Advertisement
YOU ARE HERE: LAT HomeCollections

Sharing a Crop of Tunes : The Song Farmers, a three-person writing and singing collective, savor small venues such as Le Cafe.

November 18, 1994|ZAN STEWART | SPECIAL TO THE TIMES; Zan Stewart regularly writes about music for The Times.

SHERMAN OAKS — Most of us recognize Ronny Cox's face when we see it. The tall, fair-skinned actor has had featured roles in such major films as "Beverly Hills Cop," "Beverly Hills Cop II," "RoboCop," "Total Recall" and "Deliverance."

But what's not so well known about Cox is that he's also a singer-songwriter with an album out on Mercury Records. His country tunes have been described as having a modern Hoagy Carmichael feel.

Cox is a member of Song Farmers, a three-person singer-songwriter collective that also includes Wendy Waldman and Brad Parker. Waldman has written many hit songs, among them "Baby, What About You," recorded by Crystal Gayle, "Save the Best For Last" and the brand-new "The Sweetest Days." The latter two were both recorded by Vanessa Williams and co-written with Jon Lind and Phil Galdston. Parker, Waldman's husband, has composed numerous tunes that have reached semi-hit status in the country genre.

The three, who appear Tuesday at Le Cafe (and again Dec. 13), believe it's essential for people who write songs to perform them, specifically in small venues such as Le Cafe, which seats 60 to 70 people and where intimacy is a given.

"When you hear a song in a concert or on radio or in a movie, there's a big wall between you and the music," says Parker, who lives in Encino with Waldman. "When you come and sit in Le Cafe, it's like being in your living room. We're all there together and that's a more primal way of sharing. With people right next to you, there's a human exchange that's sublime. We're trying to encourage more--and big name--songwriters to do this, get back to their roots and connect with real people."

Waldman adds: "It's a way of getting back to what music is all about for us."

Song Farmers appears monthly at Le Cafe as part of the room's ongoing Acoustic Songwriter Nights. The affair is modeled after now legendary happenings at the Bluebird Cafe in Nashville, Tenn. There, beginning in 1983, such noted singer-songwriters as Don Schlitz, who wrote "The Gambler," a huge hit for Kenny Rogers, and several other composers performed. They'd arrange chairs in a circle and, with just their guitars as accompaniment, they'd sing their songs to each other and a small group of enthusiastic listeners.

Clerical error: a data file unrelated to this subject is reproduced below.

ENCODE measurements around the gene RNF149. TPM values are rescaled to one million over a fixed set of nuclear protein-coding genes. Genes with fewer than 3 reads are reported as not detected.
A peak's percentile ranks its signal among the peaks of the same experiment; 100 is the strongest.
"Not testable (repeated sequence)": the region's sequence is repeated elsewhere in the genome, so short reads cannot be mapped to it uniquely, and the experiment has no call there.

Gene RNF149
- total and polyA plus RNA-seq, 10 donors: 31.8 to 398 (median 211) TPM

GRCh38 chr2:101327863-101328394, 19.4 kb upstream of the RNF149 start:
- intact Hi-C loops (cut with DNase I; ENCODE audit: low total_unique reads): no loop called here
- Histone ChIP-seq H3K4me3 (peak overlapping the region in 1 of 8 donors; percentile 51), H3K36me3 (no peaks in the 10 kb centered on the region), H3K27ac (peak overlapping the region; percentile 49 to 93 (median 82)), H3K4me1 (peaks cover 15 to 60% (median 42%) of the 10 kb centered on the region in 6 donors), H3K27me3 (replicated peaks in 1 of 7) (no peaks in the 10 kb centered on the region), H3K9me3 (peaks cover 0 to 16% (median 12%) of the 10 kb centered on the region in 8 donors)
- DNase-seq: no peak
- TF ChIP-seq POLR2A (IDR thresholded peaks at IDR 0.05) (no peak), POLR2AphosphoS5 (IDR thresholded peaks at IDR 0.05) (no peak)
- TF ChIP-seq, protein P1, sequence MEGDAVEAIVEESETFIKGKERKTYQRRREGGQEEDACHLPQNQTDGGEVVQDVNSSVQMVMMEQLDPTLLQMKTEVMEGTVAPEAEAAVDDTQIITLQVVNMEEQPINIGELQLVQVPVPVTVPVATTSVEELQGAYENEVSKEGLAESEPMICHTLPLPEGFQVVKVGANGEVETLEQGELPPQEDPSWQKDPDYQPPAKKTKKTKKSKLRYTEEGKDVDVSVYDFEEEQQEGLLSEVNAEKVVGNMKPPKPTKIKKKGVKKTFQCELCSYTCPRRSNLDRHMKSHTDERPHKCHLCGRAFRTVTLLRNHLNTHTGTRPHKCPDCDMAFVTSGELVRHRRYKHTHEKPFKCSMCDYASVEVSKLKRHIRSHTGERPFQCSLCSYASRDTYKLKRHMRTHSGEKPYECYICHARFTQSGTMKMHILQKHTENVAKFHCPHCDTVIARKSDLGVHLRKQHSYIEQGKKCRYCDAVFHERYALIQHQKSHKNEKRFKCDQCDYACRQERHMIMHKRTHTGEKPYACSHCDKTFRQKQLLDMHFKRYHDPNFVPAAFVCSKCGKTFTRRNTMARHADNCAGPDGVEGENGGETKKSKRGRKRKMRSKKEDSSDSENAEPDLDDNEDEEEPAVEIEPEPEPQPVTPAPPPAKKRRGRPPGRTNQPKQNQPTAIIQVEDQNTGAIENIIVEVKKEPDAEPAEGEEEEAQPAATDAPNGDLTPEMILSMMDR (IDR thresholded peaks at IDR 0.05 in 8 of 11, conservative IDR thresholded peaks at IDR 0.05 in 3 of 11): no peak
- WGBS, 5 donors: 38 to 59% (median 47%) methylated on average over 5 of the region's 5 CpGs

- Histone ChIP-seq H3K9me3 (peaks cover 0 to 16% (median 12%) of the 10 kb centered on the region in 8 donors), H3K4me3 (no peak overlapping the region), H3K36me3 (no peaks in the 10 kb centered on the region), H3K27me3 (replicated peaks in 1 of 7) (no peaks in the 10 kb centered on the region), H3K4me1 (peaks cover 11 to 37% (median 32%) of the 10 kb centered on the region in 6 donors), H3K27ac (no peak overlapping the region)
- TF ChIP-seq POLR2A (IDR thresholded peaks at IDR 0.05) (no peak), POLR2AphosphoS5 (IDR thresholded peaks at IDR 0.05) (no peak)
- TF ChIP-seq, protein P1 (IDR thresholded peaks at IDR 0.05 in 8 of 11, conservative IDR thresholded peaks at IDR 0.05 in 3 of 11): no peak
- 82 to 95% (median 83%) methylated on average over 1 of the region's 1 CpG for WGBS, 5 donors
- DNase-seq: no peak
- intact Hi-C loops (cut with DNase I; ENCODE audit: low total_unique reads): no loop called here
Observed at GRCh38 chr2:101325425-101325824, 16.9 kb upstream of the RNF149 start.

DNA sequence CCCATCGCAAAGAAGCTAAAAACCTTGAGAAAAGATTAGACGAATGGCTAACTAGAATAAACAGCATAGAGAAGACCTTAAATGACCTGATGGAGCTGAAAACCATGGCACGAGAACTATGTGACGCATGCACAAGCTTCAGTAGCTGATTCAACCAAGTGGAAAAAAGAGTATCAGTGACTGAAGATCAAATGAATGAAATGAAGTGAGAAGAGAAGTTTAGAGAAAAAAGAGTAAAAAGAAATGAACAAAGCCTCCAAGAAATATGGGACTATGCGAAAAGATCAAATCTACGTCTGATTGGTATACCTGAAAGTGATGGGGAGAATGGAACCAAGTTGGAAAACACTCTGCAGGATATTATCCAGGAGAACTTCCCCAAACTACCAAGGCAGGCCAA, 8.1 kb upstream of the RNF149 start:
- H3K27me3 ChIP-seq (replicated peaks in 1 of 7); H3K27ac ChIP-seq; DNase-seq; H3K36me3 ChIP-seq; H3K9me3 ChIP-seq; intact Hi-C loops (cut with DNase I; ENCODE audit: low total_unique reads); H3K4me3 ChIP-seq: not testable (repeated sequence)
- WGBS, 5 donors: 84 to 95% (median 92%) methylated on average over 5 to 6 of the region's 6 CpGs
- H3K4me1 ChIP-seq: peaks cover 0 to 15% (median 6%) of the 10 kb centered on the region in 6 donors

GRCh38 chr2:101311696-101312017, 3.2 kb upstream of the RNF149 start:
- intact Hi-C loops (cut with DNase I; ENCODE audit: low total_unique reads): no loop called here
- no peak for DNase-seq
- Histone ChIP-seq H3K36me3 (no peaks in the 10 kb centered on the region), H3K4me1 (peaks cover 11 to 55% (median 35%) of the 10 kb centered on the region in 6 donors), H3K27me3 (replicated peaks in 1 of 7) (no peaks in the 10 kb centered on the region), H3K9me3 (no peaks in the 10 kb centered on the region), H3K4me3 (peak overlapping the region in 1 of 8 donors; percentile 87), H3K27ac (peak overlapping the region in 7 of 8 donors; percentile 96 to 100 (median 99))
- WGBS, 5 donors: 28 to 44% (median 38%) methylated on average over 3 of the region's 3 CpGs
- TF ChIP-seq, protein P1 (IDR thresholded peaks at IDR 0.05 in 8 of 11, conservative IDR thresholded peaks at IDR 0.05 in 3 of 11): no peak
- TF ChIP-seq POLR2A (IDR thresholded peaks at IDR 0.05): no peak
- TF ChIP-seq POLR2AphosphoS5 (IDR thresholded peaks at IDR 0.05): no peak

*

"People love to know the origins of a song, how the ideas led to it, and these guys would tell a little bit about their songs," explains Cox, who lives in the San Fernando Valley.

At Le Cafe, Waldman, Parker and Cox perform with guest artists they invite. As at the Bluebird, each composer performs songs with simple guitar accompaniment. "There is no band," says Waldman. "We are the band."

The repertoire varies. Cox, who calls his tastes "eclectic," says he might "try out a new song, or take an old song and put a new spin on it." Parker, who has composed pop/rock tunes with what he calls "beat poet" lyrics, might play his originals or a country tune co-written with his wife. Waldman occasionally sings some of her earlier material--she's written about 500 songs and in the mid-1970s she recorded several of her own albums.

Though each member of Song Farmers is busy with other activities--Cox is starring in the NBC series "Sweet Justice" and Waldman is concocting songs for Clive Barker's new film, "The Thief of Always"--they make their gatherings at Le Cafe a top priority. "We do it each month religiously. I don't want to miss it," says Waldman. Adds Cox, "It's a hard, cold day when one of us isn't there."

A number of other singer-songwriter nights are popping up in the Los Angeles area, at such clubs as Highland Grounds and Genghis Cohen. Waldman sees this trend as a means for her and her fellow composers to validate the musical riches of a town that is often denigrated in comparison to Nashville or New York.

"In a sense, I feel a real obligation to myself and my community to go out there and be accessible, be seen playing music. It's healthy," she says. "For a long time, it's been fashionable to hate L.A., but I feel very proud to be an L.A. songwriter. The town is full of tough, adventurous musicians, and they've been bullied into not having any civic pride (in regard to their music). That's one of the reasons I do Song Farmers."

WHERE AND WHEN

Who: Song Farmers.

Location: Le Cafe, 14633 Ventura Blvd., Sherman Oaks.

Hours: 9 p.m. Tuesday.

Price: $5 cover, two-drink minimum.

Call: (818) 986-2662.

Advertisement
Los Angeles Times Articles
|
|
|